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The use of externally hosted systems is a hot topic in today’s business technology world.  Once considered a non-starter in legal and intellectual property, there is a new-found openness to the possibility of practice management systems and data residing outside of the traditional “behind-the-firewall” infrastructure model.  The change in approach has followed the broader business technology trend towards more efficient and effective use of external infrastructure available through cloud-based and SaaS systems.

To better understand the policies related to remotely hosted systems, we recently conducted a survey of corporate legal departments.  We found that while 55% either require or prefer in-house deployments, 45% are either agnostic or prefer remote hosting—a significant increase from the 30% who responded similarly in 2009. Based on our client work, we see this trend towards externally hosted solutions rapidly increasing.  We expect that in the next 36 months the majority of organizations will require or prefer cloud-based solutions for their practice management applications.

Fig. 1: What is your policy regarding Internal v. External Hosted Applications?

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In discussing externally hosted applications, security is the most commonly cited consideration.  While the issues of data security and system control are crucial, we find that these issues should no longer be an obstacle to selecting the preferred infrastructure model.  Issues of proprietary control, confidentiality and protection of trade secrets – issues not unique to intellectual property – have been largely addressed with technical, legal and policy solutions.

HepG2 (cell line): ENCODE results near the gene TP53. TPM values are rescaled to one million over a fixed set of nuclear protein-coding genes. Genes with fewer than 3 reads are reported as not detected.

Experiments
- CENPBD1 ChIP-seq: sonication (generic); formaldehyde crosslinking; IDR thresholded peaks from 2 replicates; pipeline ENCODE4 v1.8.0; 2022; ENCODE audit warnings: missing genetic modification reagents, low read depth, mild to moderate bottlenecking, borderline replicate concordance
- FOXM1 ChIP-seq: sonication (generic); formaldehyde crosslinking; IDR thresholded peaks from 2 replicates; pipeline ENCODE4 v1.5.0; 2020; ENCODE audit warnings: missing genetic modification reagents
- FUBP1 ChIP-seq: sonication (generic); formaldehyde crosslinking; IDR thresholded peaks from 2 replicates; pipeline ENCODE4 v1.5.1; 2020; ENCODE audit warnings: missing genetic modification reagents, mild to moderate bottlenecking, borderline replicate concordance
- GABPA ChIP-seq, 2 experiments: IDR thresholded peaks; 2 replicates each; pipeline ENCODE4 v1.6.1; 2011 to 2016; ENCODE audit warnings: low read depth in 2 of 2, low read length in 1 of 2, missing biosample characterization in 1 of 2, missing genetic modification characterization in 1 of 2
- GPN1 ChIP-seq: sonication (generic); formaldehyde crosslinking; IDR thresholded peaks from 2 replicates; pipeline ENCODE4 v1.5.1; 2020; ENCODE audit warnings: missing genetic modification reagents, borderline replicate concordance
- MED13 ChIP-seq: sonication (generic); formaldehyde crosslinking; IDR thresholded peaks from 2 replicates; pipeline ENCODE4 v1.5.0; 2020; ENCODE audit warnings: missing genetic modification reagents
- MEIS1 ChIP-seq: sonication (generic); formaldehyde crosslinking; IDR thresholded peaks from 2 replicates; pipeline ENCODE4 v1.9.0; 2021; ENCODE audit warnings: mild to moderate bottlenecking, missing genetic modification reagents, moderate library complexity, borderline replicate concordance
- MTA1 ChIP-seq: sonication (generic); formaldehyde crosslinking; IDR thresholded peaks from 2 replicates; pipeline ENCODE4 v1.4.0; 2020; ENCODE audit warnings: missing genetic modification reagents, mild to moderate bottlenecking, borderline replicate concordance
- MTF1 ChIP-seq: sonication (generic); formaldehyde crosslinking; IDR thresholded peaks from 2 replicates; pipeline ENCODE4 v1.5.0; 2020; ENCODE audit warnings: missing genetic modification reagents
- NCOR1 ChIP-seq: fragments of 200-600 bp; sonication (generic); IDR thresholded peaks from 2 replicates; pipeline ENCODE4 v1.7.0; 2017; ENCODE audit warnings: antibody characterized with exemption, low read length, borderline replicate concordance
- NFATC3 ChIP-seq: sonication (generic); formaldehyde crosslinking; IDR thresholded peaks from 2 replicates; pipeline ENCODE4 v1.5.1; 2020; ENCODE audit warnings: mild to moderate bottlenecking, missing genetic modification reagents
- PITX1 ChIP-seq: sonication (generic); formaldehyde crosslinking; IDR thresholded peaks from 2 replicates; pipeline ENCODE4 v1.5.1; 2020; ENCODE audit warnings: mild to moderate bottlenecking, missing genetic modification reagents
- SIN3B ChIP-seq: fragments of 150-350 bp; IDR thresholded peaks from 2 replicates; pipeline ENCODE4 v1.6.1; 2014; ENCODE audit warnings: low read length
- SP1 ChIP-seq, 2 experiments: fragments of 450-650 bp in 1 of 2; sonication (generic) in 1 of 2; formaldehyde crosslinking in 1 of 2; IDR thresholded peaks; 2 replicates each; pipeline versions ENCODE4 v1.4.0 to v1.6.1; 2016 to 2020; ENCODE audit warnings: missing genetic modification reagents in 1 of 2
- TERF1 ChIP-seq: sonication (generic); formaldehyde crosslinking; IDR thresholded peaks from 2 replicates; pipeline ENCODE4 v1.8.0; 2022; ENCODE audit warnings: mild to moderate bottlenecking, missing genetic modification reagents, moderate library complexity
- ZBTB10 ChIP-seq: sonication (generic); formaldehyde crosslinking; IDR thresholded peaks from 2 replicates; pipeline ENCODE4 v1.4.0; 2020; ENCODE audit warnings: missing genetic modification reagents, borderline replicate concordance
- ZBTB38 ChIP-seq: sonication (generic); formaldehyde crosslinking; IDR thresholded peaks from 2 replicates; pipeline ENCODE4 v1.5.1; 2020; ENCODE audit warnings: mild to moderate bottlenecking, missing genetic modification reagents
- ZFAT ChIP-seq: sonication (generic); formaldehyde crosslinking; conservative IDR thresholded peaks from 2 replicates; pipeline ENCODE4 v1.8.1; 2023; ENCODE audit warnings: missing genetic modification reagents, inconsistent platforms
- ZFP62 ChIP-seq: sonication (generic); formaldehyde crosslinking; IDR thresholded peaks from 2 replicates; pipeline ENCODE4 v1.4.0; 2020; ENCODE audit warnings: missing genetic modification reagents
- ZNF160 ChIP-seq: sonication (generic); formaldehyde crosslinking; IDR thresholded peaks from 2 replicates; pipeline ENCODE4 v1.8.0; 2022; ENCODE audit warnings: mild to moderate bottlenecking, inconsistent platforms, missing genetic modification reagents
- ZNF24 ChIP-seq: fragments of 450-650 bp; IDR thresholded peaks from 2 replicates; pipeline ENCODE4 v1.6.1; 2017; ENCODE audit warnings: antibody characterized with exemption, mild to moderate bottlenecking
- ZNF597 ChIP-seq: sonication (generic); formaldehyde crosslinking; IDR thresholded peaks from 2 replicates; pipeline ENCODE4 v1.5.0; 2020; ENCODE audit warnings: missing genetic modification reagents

In deciding whether a system should be managed internally or externally, often the more significant issue relates to the flexibility in building interfaces and sharing information between separate but related systems that are important for an integrated legal systems environment.  Aggregating both information and processes from different systems into a unified practice management system can present technical challenges in an externally hosted infrastructure model.  In the legal solutions market, while vendors have made advances, important limitations exist that can challenge certain cloud-based or SaaS solutions.  We find this particularly true for larger, more sophisticated organizations that are integrating their core practice management system with document management, electronic billing, ERP and other enterprise business applications. The remote model may also be inappropriate for certain industries that require government compliance, export control or other unique electronic data control protocols. In these circumstances, in-house deployment is often the only alternative.  For less complex scenarios, where an organization is deploying their IPM solution as a standalone application or with limited integration points, the remote infrastructure model is a viable and attractive alternative.

From a vendor perspective, we see an increasing move towards the external infrastructure model.  The cost benefits gained from streamlined user and technical support, as well as the economies of scale in infrastructure, allow vendors to offer attractive cost benefits to their clients. While there are a few remote-only solutions, for the most part vendors continue to offer internal or external hosting as an option.  Based on our discussions with vendors, we expect a continued move towards the remote or externally located solution model.

 

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